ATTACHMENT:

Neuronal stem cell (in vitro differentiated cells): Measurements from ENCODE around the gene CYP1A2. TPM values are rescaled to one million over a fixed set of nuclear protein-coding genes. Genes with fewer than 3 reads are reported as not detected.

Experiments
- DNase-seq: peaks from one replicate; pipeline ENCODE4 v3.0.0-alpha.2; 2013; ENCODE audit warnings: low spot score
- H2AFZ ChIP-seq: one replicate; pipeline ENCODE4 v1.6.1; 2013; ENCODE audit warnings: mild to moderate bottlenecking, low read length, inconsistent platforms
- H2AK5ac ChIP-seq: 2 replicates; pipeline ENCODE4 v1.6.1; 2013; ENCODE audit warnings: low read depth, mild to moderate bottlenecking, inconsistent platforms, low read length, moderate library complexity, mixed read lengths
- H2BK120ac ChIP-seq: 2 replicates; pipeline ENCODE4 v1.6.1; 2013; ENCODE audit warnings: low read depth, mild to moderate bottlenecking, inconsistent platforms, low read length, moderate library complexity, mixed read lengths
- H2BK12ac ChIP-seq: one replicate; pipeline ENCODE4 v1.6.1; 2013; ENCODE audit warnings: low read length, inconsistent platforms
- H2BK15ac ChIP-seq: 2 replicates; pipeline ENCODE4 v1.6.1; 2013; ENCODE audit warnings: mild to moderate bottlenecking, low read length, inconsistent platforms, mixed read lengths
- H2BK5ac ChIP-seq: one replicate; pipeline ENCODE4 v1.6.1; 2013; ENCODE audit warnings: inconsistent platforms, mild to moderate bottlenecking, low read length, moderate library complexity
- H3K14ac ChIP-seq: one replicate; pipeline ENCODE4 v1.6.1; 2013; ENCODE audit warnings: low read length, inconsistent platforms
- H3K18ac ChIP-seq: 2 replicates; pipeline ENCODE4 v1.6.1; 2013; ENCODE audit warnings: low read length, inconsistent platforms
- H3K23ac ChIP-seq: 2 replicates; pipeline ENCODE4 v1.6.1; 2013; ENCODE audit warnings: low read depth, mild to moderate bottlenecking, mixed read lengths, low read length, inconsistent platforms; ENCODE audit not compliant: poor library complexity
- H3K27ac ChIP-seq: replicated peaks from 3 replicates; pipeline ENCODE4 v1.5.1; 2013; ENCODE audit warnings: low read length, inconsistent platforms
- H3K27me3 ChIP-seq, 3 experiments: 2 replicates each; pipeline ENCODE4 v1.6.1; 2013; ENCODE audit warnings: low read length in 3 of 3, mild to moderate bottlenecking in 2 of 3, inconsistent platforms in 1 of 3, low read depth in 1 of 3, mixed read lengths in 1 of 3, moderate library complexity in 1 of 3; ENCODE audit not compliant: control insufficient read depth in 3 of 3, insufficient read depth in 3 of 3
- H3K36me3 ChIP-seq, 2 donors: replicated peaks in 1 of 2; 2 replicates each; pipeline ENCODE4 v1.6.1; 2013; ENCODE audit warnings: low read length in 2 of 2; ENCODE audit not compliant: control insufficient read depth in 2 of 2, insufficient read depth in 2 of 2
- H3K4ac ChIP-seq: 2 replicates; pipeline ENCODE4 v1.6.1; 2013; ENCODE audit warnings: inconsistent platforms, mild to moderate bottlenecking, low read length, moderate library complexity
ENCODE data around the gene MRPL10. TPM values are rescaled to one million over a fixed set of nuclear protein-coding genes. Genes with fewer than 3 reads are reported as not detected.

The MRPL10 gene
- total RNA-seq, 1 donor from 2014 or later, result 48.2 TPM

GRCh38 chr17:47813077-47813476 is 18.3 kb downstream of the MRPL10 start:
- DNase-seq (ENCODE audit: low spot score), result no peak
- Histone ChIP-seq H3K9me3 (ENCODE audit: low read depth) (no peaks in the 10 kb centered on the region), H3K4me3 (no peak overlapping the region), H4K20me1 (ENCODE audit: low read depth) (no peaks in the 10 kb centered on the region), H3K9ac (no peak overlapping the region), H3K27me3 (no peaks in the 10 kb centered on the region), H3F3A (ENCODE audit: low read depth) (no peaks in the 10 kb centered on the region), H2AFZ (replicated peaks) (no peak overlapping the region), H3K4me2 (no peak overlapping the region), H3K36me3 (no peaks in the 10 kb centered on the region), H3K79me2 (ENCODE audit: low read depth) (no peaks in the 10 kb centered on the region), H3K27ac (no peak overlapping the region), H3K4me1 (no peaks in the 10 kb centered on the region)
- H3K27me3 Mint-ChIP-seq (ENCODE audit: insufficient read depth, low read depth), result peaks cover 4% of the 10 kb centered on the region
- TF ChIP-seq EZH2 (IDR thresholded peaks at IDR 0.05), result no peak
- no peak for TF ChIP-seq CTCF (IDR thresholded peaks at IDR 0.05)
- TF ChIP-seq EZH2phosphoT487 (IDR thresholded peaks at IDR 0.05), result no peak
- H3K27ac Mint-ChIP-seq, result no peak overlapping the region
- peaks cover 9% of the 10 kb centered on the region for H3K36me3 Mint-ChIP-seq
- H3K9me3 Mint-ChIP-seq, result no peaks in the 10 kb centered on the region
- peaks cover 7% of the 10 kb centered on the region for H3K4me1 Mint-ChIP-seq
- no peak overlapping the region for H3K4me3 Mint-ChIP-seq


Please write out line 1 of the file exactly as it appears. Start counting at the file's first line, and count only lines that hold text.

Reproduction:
Neuronal stem cell (in vitro differentiated cells): Measurements from ENCODE around the gene CYP1A2. TPM values are rescaled to one million over a fixed set of nuclear protein-coding genes. Genes with fewer than 3 reads are reported as not detected.